Joni Woolf: Café Campesino: looking good on Lamar Street

Published 10:51 am Monday, April 3, 2017

The bright, friendly café on the southeast corner of Lamar and Jackson Streets welcomes visitors with the smell of brewing coffee. The aroma followed the café from its former location on Spring Street — a Quonset hut-looking building that sat beyond the courthouse, near the railroad.  The location was beloved by its faithful customers, some of whom adopted a “wait-and-see” attitude when the move was announced. To grow, however, a new site had to be found, and growth was the vision of owner Bill Harris. (They followed him to Lamar Street.)
In 2018, Café Campesino will celebrate 20 years in the coffee business. According to Nema Etheridge, marketing director, Harris started the business as an importer of coffees. The local community wanted good coffee and there was no coffee shop to be found in Americus. So, Harris began the business, and found soon enough that good coffee sells. He started as an importer, and the importing company became its own business; then the company moved from importer to roaster. Harris buys from small-scale, farmer-owned cooperatives and still roasts the coffees at the Spring Street location where the business began.
One of the goals in starting the business was supporting small farmers. Nema points out that the farmers need faithful markets — markets that will stay with them. And Bill Harris has developed relationships with the farmers that she compared to a two-way street: the farmers’ needs are met while providing Harris with the products he needs for a successful coffee business. The sweet café on Lamar is only a small — though vital — part of that business. There are now customers all over the country, and the coffee is about to be available in Kroger stores. (If you’re shopping in Savannah, you can find it at the Sentient Bean!)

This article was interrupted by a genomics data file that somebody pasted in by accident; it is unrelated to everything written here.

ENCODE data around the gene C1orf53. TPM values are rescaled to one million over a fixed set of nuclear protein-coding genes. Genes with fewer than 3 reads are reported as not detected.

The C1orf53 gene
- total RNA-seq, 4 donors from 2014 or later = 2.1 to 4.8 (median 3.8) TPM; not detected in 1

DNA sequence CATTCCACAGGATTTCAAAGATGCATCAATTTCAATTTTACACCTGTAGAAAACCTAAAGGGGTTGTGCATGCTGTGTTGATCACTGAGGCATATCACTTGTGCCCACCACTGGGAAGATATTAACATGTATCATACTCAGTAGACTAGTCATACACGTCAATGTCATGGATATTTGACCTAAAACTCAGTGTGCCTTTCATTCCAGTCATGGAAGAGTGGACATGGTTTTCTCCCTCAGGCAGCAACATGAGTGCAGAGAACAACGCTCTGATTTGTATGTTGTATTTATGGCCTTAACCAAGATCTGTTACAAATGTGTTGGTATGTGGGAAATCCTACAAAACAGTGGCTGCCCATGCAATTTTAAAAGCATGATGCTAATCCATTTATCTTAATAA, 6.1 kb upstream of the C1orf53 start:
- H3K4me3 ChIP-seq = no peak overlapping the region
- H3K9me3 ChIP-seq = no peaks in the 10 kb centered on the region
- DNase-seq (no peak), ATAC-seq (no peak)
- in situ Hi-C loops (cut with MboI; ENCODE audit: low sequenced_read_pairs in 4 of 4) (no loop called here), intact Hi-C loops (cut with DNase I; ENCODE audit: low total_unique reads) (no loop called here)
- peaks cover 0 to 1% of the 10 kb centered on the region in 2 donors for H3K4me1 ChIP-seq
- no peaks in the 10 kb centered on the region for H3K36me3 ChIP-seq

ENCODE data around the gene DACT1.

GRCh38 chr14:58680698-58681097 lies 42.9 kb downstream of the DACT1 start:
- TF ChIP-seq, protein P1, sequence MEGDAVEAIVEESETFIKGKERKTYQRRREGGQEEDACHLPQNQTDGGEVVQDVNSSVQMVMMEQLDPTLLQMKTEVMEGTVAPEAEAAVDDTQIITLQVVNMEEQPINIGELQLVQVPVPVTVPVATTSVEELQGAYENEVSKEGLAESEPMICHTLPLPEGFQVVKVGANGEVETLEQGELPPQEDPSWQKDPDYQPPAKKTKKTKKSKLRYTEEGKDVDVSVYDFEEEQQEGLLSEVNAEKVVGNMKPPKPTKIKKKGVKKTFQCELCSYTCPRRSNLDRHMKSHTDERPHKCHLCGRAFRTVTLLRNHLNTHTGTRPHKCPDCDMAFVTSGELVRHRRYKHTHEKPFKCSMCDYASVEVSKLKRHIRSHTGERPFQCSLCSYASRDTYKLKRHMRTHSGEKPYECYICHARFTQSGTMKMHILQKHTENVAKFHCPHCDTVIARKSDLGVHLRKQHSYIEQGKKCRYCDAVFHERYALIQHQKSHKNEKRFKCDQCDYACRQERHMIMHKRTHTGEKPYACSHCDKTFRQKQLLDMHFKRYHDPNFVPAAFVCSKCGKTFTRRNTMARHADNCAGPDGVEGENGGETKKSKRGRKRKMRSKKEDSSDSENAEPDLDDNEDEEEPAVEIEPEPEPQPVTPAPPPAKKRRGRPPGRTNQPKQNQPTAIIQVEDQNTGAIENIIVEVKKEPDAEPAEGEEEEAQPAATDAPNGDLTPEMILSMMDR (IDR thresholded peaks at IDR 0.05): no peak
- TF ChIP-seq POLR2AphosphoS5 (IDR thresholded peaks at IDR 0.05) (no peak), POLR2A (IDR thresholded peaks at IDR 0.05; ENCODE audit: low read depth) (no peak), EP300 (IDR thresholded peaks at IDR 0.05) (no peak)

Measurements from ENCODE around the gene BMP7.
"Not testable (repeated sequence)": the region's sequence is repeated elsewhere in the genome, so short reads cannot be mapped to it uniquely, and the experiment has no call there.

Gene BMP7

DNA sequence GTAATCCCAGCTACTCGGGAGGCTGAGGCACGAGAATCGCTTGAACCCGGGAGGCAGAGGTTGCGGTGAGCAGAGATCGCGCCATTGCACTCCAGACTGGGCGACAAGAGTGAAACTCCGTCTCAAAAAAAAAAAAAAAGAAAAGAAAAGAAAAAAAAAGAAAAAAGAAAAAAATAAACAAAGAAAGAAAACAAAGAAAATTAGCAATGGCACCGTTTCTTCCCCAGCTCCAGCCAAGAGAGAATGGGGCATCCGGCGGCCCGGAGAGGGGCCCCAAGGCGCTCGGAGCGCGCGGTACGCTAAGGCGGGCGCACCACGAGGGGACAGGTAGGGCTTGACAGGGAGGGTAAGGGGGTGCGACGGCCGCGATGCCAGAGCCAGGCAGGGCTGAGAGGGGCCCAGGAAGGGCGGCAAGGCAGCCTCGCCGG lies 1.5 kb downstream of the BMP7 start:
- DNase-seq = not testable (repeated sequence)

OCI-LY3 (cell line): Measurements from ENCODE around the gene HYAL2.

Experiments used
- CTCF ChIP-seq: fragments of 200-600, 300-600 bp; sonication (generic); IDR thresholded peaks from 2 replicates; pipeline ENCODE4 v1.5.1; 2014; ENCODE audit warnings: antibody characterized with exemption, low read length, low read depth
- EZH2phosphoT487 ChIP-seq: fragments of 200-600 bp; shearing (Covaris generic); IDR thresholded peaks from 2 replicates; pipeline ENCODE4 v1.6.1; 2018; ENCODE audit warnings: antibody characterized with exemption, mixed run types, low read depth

Though coffee is the main attraction, food was always part of the plan. Commitment to good food selection and preparation was evident when Harris chose Ifah Hathcock to be the assistant manager. A native of Singapore with a degree in hospitality, Ifah worked at Pat’s Place several years before moving to Café Campesino. The current menu is her creation and she is responsible for its implementation. Coming in as manager of the coffee shop is Kelly Newcomb, so the two of them will be the faces greeting the public in days ahead.
When the Café first opened on Lamar, only breakfast items — bagels and oatmeal — were offered. Then they hosted some 100 coffee farmers from all over the world: Laos, Ethiopia, Indonesia, Mexico, Peru — Importers and roasters. Nema says that after serving breakfast to a crowd that size, they knew they could serve food expeditiously!
So, the restaurant part of the business is growing. In addition to a wide range of coffee choices (espresso, cappuccino, latte, mocha, chai latte and others), a breakfast and lunch menu offers some delightful options. Breakfast could be Organic Oatmeal, Fruit and Yogurt Bowl, or Acai Bowl, or one of several bagels. Lunch sandwiches are Turkey (this is my favorite, served on Lee Harris’ white bread (Lee is Bill’s brother, and owns Sweet Georgia Bakery), the Hummus Club, the Vegan Grilled Cheese — and here’s one I want to try — the Almost Elvis: this is made on Lee’s white bread, with peanut butter, banana and agave drizzle, grilled. And served with sweet potato chips and Koinonia’s blueberry jam. There are also salads and snacks, smoothies, baked goods, and on Fridays and Saturdays, quiche is offered.
Bill Harris has combined an ethically and environmentally sound way of doing business and made it a success story. It did not happen all at once. But over time he has created a model that makes one feel good about his fellow citizen. Like his friend, Will Harris (no relation), in Bluffton who raises cattle in an ethical, humane manner, he has found that doing right is also doing good.

– Joni Woolf, a writer and editor, now lives in Schley County, having moved from her home in Macon several years ago. Contact her at